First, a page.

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Warren Buffett is well-known for his value-oriented approach to investing, but Berkshire Hathaway (NYSE: BRK.A)(NYSE: BRK.B) also holds some intriguing growth stocks in its portfolio. With the growth-heavy Nasdaq Composite index now down roughly 31.6% across 2022’s trading, this could be the right time to heed one of Buffett’s most-quoted bits of investing wisdom: “Be greedy when others are fearful.”

Two growth stocks in the Berkshire portfolio that look like strong candidates to apply that strategy to now are Amazon (NASDAQ: AMZN) and Snowflake (NYSE: SNOW).Warren Buffett.

Image source: The Motley Fool.

1. Amazon

Amazon has been one of the most innovative and influential companies of the last quarter century. It spearheaded the growth of the e-commerce market and used its strength in online retail as a springboard into the cloud infrastructure space. Today, the company maintains leadership positions in both e-commerce and cloud services, and both segments look poised to benefit further from secular growth trends.

The online retail business is capital intensive, relatively low margin, and has been a drag on overall profitability lately, but the situation should improve over the long term as automation improves margins and the share of retail spending going to e-commerce continues to grow. While online retail accounts for the large majority of Amazon’s overall revenue, it’s actually the cloud business that is its crown jewel when it comes to profitability.

Amazon Web Services (AWS) leads the cloud infrastructure market and provides technologies that are the backbone for much of the modern internet and application services ecosystem. New websites and apps are coming online every day, existing ones are expanding their operations, and these trends have Amazon in a position to facilitate and benefit from the growth of the overall cloud software market. Even better, AWS is posting operating income margins north of 30%, and its sales growth of 29% in the company’s last quarter shows that demand is strong.

In addition to its core e-commerce and cloud services businesses, Amazon has also been making waves in digital advertising. It now trails only Alphabet and Meta Platforms in terms of market share in the U.S., and its leadership in e-commerce and cloud and data analysis resources could help it continue gaining share in the category.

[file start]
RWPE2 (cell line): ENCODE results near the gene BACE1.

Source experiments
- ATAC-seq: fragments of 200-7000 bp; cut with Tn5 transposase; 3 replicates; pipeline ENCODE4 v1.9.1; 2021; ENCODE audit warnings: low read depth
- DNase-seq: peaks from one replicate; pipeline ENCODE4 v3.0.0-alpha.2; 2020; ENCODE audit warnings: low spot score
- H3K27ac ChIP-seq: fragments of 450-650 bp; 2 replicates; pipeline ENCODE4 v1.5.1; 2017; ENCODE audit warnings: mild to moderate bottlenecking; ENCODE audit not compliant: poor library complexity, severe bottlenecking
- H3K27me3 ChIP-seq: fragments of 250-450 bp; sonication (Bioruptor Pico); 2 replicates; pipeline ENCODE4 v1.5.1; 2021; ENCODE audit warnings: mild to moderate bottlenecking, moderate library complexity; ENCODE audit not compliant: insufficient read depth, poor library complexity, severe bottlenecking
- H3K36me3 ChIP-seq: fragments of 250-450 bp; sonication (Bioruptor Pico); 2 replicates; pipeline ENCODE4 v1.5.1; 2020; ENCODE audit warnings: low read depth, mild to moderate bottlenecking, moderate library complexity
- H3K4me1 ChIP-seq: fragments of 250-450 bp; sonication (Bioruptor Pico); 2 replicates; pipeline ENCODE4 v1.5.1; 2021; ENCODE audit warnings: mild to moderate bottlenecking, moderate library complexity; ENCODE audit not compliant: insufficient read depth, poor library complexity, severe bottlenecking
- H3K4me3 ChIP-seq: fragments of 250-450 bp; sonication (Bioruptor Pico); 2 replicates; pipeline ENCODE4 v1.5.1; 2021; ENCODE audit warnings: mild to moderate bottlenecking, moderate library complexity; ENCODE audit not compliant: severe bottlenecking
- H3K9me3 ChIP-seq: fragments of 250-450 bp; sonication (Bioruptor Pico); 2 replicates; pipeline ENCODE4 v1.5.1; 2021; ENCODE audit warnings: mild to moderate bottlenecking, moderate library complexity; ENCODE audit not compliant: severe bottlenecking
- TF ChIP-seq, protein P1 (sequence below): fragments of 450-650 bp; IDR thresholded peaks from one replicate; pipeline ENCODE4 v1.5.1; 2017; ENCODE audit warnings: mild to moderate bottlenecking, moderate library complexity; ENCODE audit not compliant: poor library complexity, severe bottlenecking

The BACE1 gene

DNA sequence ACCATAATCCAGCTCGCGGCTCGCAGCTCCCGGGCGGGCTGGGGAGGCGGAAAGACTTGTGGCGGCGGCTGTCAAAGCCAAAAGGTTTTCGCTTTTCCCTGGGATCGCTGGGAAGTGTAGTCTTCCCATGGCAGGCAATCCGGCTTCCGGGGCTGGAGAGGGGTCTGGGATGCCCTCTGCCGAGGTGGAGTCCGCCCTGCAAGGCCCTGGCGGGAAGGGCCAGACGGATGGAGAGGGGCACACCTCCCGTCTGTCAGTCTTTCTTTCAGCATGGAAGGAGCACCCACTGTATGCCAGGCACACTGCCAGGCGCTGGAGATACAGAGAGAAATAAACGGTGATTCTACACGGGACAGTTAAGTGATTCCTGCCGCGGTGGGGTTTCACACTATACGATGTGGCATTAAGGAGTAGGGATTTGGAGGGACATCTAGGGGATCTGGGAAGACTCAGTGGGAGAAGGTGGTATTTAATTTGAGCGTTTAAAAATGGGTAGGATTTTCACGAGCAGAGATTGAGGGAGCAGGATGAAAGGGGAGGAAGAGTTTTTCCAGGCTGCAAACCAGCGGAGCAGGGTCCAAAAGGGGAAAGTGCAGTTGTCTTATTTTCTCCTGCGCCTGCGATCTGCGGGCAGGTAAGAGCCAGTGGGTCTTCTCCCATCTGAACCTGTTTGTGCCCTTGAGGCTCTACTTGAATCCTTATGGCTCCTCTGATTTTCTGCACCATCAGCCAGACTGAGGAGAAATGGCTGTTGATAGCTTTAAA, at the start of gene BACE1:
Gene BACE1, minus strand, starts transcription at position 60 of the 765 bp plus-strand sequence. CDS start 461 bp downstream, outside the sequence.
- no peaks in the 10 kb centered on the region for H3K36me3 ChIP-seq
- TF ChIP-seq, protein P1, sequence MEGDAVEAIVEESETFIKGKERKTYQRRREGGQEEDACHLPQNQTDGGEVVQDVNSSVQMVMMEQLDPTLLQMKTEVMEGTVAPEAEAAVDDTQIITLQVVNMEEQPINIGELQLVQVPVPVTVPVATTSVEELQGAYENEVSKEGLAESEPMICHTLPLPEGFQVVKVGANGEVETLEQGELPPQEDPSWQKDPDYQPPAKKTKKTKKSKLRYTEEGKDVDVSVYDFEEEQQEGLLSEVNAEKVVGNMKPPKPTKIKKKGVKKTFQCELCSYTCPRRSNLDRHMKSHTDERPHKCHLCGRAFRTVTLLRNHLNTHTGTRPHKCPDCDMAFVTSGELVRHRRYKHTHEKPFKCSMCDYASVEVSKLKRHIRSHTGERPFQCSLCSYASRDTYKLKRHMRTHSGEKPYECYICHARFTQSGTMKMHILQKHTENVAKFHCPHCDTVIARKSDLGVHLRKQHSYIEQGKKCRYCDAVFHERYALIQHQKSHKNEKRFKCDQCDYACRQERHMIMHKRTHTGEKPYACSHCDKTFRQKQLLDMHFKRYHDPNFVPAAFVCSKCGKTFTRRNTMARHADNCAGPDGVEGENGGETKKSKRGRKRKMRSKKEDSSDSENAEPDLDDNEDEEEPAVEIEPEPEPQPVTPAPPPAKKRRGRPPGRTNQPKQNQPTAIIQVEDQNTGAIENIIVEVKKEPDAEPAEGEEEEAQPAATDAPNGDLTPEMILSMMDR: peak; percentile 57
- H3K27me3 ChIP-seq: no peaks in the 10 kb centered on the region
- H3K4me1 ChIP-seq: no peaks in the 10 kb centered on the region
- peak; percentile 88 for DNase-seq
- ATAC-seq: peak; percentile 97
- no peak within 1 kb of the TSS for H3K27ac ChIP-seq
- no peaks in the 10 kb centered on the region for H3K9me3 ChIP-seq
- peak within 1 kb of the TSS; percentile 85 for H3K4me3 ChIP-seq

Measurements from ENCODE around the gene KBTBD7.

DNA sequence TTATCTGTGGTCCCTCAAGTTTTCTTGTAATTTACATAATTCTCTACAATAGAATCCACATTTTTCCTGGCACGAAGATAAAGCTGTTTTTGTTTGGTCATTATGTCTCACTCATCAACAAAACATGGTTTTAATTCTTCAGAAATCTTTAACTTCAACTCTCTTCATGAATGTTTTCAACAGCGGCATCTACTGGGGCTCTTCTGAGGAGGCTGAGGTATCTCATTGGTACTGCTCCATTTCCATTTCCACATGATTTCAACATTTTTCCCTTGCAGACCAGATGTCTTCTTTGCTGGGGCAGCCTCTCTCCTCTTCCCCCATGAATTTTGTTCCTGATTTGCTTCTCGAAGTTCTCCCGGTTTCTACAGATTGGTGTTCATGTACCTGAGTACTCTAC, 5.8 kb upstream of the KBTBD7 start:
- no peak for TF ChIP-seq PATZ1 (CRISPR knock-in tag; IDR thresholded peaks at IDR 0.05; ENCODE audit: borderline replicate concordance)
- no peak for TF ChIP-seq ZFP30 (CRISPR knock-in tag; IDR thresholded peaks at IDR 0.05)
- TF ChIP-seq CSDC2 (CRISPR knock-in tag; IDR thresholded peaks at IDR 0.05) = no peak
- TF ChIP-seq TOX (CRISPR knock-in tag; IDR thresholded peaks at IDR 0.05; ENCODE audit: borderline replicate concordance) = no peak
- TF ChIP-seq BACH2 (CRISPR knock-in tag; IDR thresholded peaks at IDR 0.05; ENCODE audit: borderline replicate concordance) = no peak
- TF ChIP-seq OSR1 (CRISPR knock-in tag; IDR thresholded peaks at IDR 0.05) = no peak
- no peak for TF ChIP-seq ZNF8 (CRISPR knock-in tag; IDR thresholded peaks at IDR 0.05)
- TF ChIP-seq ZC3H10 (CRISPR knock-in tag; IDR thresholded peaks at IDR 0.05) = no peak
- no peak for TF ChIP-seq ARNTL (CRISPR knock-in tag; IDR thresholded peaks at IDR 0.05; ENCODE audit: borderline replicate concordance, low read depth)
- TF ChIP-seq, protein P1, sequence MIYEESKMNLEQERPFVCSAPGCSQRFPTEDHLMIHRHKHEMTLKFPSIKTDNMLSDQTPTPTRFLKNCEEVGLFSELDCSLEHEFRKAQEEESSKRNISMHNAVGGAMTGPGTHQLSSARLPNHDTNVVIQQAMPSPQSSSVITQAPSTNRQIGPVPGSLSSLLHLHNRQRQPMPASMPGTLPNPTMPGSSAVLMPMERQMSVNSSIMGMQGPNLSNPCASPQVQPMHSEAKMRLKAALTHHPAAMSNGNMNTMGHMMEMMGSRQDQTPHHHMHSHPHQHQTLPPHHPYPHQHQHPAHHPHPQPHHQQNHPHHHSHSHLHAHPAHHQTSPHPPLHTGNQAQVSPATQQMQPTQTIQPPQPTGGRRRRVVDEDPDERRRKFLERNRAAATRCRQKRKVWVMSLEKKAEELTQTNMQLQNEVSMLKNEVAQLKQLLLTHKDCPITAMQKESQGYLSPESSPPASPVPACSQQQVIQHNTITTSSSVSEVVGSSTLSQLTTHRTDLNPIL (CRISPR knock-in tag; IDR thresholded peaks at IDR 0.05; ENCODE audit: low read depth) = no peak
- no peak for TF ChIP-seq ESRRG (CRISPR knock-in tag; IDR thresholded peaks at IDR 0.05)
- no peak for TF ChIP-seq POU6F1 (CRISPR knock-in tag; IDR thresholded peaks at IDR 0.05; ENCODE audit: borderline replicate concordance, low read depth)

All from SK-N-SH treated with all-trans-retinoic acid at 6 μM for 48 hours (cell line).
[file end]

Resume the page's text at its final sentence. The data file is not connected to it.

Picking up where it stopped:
With the stock price down nearly 33% year to date and 38.6% from its high, Amazon stock is a worthwhile buy for long-term investors.

2. Snowflake

By some metrics, Snowflake is the most growth-dependent stock in the Berkshire Hathaway portfolio. It trades at roughly 33 times this year’s expected sales and has a market capitalization of roughly $56 billion, though its stock has fallen by roughly 48% across 2022’s trading. With that kind of valuation, the stock could see outsized sell-offs if pessimism continues to shake the broader market. But though it’s a somewhat uncharacteristic pick for Berkshire Hathaway’s portfolio, there are good reasons why Buffett was comfortable with the risks associated with it.

Snowflake has been posting impressive growth — revenue was up roughly 83.5% in the first half — and it appears to be building the foundations for a durable moat. Its Data Cloud platform allows businesses and organizations to combine and analyze data from Amazon, Microsoft, and Alphabet’s otherwise-siloed cloud infrastructure systems. This makes it possible to generate superior analytics insights and faster software responses, and this characteristic is helping Snowflake gain favor as a platform for developing and running cloud-native applications.

Snowflake also uses a consumption-based billing model — customers pay for services as they use them. This helps it attract new clients, and it also helps the company generate more revenue from customers as their usage scales. Last quarter, existing customers increased their spending by 71% on average compared to the prior-year period, pushing overall revenue up 81% year over year. With Snowflake still adding new customers at an encouraging clip and the company’s platform gaining favor as a foundation for software development, there seems to be a strong growth engine here.

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Suzanne Frey, an executive at Alphabet, is a member of The Motley Fool’s board of directors. John Mackey, CEO of Whole Foods Market, an Amazon subsidiary, is a member of The Motley Fool’s board of directors. Keith Noonan has no position in any of the stocks mentioned. The Motley Fool has positions in and recommends Alphabet (A shares), Alphabet (C shares), Amazon, Berkshire Hathaway (B shares), Microsoft, and Snowflake Inc. The Motley Fool recommends the following options: long January 2023 $200 calls on Berkshire Hathaway (B shares), short January 2023 $200 puts on Berkshire Hathaway (B shares), and short January 2023 $265 calls on Berkshire Hathaway (B shares). The Motley Fool has a disclosure policy.

The views and opinions expressed herein are the views and opinions of the author and do not necessarily reflect those of Nasdaq, Inc.



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